Coolidge was a taciturn, frugal, and industrious man who admired business leaders and corporations, and he used his influence in the senate to caution against reform measures that might discourage business leaders from investing their capital in new projects.
ap.grolier.com /article?assetid=0071560-0&templatename=/article/article.html   (755 words)

  
 President Calvin Coolidge State Historic Sites - www.HistoricVermont.org
The homes of Calvin Coolidge's family and neighbors, the community church, cheese factory, one-room schoolhouse, and general store have been carefully preserved, and many of the buildings have their original furnishings.
Coolidge was born in the house attached to the back of the general store.
Calvin Coolidge was born in the downstairs bedroom on July 4, 1872.
www.historicvermont.org /coolidge/CoolidgeTour.html   (2008 words)

  
 30th President, (John) Calvin Coolidge
The Coolidges also had a raccoon named Rebecca whom they often walked around the White House on a leash, and it was said there was an electric bucking horse in the basement.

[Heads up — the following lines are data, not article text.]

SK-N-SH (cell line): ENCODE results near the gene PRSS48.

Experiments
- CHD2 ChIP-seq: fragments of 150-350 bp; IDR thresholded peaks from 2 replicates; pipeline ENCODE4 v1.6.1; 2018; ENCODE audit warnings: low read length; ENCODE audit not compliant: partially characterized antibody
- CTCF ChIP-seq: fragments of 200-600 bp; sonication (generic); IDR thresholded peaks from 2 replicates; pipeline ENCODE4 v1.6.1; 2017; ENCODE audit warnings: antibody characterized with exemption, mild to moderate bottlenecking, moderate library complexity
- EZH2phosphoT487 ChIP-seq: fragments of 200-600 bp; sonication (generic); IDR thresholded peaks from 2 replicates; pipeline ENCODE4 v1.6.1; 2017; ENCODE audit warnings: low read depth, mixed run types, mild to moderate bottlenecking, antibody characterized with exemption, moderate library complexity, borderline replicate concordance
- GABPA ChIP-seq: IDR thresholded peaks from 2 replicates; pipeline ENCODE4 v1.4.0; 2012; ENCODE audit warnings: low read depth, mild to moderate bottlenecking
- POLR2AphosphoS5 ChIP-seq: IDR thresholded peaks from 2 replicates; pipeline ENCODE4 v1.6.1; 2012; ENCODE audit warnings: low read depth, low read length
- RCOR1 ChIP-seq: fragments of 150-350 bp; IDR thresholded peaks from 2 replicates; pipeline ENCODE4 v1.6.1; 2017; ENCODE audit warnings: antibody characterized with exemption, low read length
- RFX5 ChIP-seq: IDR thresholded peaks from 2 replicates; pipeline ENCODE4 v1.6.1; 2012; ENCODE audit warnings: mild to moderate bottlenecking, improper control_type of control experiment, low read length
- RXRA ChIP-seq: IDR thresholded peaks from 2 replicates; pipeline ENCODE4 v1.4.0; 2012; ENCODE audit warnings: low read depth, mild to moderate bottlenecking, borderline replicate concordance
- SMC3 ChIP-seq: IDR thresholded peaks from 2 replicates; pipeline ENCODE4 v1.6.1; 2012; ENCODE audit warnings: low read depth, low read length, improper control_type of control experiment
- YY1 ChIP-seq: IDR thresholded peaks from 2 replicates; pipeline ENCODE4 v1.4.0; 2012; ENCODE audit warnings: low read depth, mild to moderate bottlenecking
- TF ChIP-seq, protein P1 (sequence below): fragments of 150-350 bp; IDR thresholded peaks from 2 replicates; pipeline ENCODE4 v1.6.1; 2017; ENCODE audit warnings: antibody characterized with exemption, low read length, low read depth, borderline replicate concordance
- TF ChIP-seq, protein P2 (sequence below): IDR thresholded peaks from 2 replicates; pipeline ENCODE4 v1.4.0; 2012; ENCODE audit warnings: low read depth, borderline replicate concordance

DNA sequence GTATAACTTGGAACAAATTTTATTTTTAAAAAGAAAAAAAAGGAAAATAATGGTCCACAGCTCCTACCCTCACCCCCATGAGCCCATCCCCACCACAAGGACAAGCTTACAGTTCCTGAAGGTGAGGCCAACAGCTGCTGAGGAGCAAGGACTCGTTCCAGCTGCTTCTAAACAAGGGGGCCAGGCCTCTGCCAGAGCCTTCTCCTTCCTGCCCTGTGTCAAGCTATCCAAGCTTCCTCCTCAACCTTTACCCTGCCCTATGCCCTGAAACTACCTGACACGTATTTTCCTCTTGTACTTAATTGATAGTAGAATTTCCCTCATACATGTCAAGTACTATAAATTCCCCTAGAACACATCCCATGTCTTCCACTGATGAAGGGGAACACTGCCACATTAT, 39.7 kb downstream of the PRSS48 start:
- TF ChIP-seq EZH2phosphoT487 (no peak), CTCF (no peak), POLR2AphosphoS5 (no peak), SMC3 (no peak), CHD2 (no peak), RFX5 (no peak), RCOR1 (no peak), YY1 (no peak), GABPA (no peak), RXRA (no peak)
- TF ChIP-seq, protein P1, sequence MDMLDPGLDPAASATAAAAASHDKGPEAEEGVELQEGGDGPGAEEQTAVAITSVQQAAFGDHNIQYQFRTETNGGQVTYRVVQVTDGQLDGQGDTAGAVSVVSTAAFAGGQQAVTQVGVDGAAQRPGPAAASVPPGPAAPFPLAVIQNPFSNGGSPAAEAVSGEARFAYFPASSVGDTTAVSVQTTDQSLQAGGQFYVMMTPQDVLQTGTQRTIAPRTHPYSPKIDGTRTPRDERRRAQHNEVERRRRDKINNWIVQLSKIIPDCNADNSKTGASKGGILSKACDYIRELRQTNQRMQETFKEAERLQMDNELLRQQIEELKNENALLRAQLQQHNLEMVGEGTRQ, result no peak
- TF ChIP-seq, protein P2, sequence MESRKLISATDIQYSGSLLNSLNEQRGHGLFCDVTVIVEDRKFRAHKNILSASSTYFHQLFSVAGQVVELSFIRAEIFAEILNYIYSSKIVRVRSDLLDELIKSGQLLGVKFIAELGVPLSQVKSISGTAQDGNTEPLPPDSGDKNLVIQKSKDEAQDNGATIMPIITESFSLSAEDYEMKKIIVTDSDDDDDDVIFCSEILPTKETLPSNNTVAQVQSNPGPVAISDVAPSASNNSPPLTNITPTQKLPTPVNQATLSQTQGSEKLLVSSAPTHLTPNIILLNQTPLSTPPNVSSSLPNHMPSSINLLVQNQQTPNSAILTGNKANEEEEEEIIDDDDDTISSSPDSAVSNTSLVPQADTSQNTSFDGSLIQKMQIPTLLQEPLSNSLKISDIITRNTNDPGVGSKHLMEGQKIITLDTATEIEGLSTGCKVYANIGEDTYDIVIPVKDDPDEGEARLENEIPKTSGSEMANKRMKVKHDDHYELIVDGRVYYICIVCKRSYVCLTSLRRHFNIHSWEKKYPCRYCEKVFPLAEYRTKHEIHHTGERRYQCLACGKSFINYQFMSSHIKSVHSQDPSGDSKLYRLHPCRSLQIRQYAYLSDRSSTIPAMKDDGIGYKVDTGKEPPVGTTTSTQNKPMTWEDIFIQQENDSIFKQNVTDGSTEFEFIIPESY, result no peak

Coolidge was attributed to encouraging investors in the stock market, helping to create the boom that eventually led to the great depression.
Coolidge surprised everyone when, in l927, he decided he had enough of politics and declared "I do not choose to run for President in l928." Some historians suggested that he took himself out of the nomination process because he foresaw the stock market crash of 1929.
www.presidentialmuseums.com /Presidents/30.htm   (487 words)

  
 Internet Obituary Network, Obituary for American President Calvin Coolidge, 1872-1933
By 1909 Calvin Coolidge had been elected mayor of Northampton and as he ascended to the state senate (1911-1915) and then lieutenant governor (1915-1918) Grace Coolidge raised their sons at the family's rented duplex in Northampton while her frugal husband Calvin rented a room in Boston and visited his family on weekends.
Coolidge's succinct response, "There is no right to strike against the public safety, by anybody, anywhere, at any time" pushed him to the front of the Republican Party as a running mate to Warren G. Harding in the 1920 elections.